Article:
There’s something about music. Indeed, as Shakespeare didn’t quite say, “If music be the food of life… play on!” And when it does, it makes the world a better place for us all.
Music is such an integral part of human life. I doubt there are many who don’t get real pleasure from listening to music or playing an instrument themselves. In fact, it’s reckoned that our ancestors started developing musical instruments as long as 50,000 years ago – and haven’t stopped since!
Music has real power to lift our mood. There seems to be a deep connection between music and human wellbeing. It’s not surprising that Jane Austen commented, “Without music, life would be a blank to me.” Or Kahlil Gibran, the Lebanese philosopher and poet, for whom music was the language of the spirit, “It opens the secret of life bringing peace, abolishing strife.”
Making music doesn’t have to be complicated. It doesn’t have to be expensive. It doesn’t have to be at a professional standard. Making music can, and should be, fun!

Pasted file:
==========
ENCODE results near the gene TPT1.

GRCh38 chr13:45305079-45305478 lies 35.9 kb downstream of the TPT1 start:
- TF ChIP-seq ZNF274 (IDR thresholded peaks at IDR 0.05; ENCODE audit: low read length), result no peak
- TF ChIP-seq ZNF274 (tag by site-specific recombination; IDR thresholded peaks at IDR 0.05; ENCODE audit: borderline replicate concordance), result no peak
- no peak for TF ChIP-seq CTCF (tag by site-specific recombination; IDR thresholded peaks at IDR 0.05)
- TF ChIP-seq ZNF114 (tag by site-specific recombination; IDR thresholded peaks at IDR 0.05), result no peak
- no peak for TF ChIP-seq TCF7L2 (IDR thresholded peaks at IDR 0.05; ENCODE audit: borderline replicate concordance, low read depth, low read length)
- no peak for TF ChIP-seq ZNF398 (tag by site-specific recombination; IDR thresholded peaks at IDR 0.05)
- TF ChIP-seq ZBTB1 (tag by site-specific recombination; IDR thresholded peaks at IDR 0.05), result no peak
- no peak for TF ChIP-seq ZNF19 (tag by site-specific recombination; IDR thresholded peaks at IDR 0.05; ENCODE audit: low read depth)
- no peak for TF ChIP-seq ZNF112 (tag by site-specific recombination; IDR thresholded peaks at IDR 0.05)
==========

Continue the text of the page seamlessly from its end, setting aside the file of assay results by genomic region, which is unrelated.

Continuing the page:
As our ancestors discovered, almost anything can be used to make music. To produce a few notes. To create a rhythm. And there are people still putting that into practice today, as this biscuit-tin-ukulele proves!
Music brings people together. The 19th century American poet, Henry Longfellow said, “Music is the universal language of mankind.” A sentiment echoed by the Danish author Hans Christian Andersen who wrote, “When words fail, music speaks.”
Being furloughed by covid lockdowns, I took up the ukulele and discovered a whole new world of music. And fellow ukulele novices who are enjoying the musical journey as much as I am.
A favourite author of mine, Mark Twain, wrote, “The human race has only one really effective weapon, and that is laughter. The moment it arises, all your irritations and resentments slip away and the sunny spirit takes their place.” And learning to play the ukulele has certainly prompted much laughter within my group!
Put laughter and music together and you’ve got a winning combination. So pick up a ukulele, or the instrument of your choice, and play!
You can read the full article in issue 78 of iScot Magazine.